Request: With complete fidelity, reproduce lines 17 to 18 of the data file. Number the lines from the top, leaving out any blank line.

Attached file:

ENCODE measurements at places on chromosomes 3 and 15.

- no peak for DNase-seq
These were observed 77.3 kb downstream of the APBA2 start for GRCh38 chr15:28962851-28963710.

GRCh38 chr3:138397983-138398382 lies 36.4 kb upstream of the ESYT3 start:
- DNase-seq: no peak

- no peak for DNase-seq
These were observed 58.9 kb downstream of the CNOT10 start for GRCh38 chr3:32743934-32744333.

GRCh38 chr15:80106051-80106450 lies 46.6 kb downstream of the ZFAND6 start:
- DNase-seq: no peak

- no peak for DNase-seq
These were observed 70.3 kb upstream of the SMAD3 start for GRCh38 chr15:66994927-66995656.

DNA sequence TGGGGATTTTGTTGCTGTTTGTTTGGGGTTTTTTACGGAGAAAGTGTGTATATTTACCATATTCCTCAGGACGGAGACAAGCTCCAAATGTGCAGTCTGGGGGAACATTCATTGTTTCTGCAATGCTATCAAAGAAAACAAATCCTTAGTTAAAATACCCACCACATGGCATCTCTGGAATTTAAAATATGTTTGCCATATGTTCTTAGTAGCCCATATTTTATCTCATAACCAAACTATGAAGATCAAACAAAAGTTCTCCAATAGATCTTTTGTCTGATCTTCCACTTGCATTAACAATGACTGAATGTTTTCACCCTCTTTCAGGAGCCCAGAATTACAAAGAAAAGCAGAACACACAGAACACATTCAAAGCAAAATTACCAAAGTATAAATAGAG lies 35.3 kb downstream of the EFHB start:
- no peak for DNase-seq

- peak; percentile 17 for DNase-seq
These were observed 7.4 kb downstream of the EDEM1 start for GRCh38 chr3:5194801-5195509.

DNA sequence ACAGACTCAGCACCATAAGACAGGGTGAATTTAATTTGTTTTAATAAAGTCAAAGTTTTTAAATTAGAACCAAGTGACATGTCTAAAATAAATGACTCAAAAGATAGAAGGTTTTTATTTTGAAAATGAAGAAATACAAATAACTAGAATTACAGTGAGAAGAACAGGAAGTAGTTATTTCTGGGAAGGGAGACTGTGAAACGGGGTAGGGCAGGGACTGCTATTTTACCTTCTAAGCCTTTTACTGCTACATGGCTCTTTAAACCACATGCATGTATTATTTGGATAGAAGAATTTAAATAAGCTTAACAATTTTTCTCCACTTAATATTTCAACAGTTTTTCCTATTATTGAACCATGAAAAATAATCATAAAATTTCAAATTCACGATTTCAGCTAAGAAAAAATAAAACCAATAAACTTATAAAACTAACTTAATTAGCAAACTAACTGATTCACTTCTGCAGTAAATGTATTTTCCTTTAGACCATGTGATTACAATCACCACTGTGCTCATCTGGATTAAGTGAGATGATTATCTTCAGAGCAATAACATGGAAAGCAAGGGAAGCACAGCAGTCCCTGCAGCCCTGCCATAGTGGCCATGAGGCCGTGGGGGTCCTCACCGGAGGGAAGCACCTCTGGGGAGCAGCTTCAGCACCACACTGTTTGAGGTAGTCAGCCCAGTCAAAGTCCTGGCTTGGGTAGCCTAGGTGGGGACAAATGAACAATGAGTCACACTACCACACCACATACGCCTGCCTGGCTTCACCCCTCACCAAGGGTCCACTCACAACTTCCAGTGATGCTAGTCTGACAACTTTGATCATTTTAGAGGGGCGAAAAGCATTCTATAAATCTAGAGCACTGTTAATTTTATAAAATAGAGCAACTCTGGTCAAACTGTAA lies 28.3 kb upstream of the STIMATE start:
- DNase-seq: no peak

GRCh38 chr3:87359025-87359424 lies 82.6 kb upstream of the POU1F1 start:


- DNase-seq: no peak

GRCh38 chr3:87359025-87359424 lies 82.6 kb upstream of the POU1F1 start: